How long do New Year’s resolutions last? The reality of successes and setbacks
Setting ambitious goals and resolutions is often the first step in making changes in our lives. With the New Year ahead, many people commit to various New Year’s resolutions. After the holidays, some people may aim to lose weight or start a gym membership. Other popular resolutions may include pursuing specific career goals or learning new skills. For both older and younger adults, the end of the year can be an opportunity to reflect and set positive intentions for the future. But how long do these resolutions actually last?
The odds seem to be against those making resolutions, with statistics on New Year's resolutions showing many people abandoning their goals within the first week or two. According to one survey, only 36%, on average, make it past the first month of January, compared to 9% who successfully keep their resolutions throughout the year.
Why is it that most New Year’s resolutions fail? The problem may lie in how people set goals, as well as how they adapt when obstacles come up.
Read on to learn why New Year's resolutions might not last and what you can do about it.
Why your New Year's resolution might not last
Your New Year’s resolution might be hard to maintain for several different reasons. If you recognize the potential pitfalls you might experience and plan accordingly, you may be able to increase your chances of success.
One common reason New Year's resolutions may fail is that people often set unrealistic goals. These goals may seem achievable at first, but they can quickly become overwhelming. For instance, trying to lose a large amount of weight quickly or completely transform your lifestyle overnight can be difficult. As a result, people may lose motivation and ultimately abandon their resolutions.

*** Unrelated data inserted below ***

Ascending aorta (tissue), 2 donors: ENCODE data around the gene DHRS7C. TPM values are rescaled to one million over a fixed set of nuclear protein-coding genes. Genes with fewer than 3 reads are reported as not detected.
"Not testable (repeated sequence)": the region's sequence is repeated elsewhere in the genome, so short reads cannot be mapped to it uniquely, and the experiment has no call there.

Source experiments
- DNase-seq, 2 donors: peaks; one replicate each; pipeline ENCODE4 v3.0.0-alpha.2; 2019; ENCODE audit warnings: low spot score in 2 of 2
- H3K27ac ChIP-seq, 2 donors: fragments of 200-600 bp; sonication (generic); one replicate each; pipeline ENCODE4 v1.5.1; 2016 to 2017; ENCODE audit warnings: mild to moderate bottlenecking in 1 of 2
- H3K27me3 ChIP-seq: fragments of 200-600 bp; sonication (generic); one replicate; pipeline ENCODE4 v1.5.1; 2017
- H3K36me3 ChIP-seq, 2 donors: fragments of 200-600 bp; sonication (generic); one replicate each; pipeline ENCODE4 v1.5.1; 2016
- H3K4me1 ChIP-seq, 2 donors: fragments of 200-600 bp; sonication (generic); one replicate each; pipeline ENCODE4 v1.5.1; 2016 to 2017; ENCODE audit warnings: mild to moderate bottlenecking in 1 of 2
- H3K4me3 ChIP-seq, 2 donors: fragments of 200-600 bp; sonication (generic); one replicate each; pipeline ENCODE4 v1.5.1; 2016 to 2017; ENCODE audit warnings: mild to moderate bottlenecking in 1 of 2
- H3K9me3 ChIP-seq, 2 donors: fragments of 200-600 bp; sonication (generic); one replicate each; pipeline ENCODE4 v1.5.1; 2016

No specific plan
Another major reason why many New Year's resolutions don't last long is the lack of a specific plan. Most people tend to set generic goals such as losing weight, improving fitness, drinking less alcohol, or eating healthier. However, without a clear goal and timeline, it can become hard to stay committed and measure progress.
Lack of motivation
When it comes to New Year's resolutions, another one of the main reasons people quit is a lack of motivation. Many people are initially enthusiastic and hopeful, but over time, their interest and determination may wane. They might lose motivation for a number of reasons, such as unrealistic goals or a lack of support. In some cases, it’s not motivation they lack, but discipline.
Too many resolutions at once
Another common issue that happens when setting New Year's resolutions is making too many goals at once. Having too much on your plate can be overwhelming and highly stressful. In addition, managing multiple resolutions at the same time can divide your focus and reduce your chances of reaching your goals. It may be better to prioritize one or two major goals and develop a realistic action plan.
Lack of support or accountability
A lack of support or accountability can also increase the likelihood of failure. That’s because supportive friends and family can help keep you accountable and encourage you to stay on track. For example, you might share physical health goals with a friend and start going to the gym together.
It may also be helpful to set up accountability partnerships or join a group with similar goals. When people discuss their resolutions and share their progress, they may be more committed and focused on their goals.
New research suggests that social norms may play an important role in changing our behavior. In 2023, researchers performed a series of studies on how norms influenced people’s behavior in different social contexts. They found that being in an environment where behaviors like multitasking or eating unhealthy food were frowned upon made people less tempted to engage in them. This is another example of how staying on track may be easier when you enlist others.
Not tracking progress
Another reason New Year's resolutions may fail is a lack of progress tracking. Having clear values to measure can help you determine whether you’re on track or need to make adjustments. For instance, someone looking to improve their financial situation can regularly assess their income, expenses, and savings. As they start to see results, they might have more clarity and motivation to work toward their goals.
Giving up after a setback
It's common for people to feel discouraged after a setback in their New Year's resolutions. You might lose enthusiasm as January comes to an end, and you might abandon the resolution altogether if you experience an unexpected setback. However, reaching your goals is rarely a straight path; progress is often accompanied by periods of setbacks. Instead of giving up, you can account for the fact that you’ll experience failures early and recognize them as a part of the process.
Choosing resolutions based on what others expect